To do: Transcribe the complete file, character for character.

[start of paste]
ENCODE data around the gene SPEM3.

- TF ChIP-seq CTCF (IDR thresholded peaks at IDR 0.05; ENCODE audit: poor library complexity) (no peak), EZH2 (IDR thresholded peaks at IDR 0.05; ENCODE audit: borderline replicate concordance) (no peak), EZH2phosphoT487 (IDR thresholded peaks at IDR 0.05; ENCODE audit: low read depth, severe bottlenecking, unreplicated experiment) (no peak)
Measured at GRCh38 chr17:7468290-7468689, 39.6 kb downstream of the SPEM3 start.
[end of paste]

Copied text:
ENCODE data around the gene SPEM3.

- TF ChIP-seq CTCF (IDR thresholded peaks at IDR 0.05; ENCODE audit: poor library complexity) (no peak), EZH2 (IDR thresholded peaks at IDR 0.05; ENCODE audit: borderline replicate concordance) (no peak), EZH2phosphoT487 (IDR thresholded peaks at IDR 0.05; ENCODE audit: low read depth, severe bottlenecking, unreplicated experiment) (no peak)
Measured at GRCh38 chr17:7468290-7468689, 39.6 kb downstream of the SPEM3 start.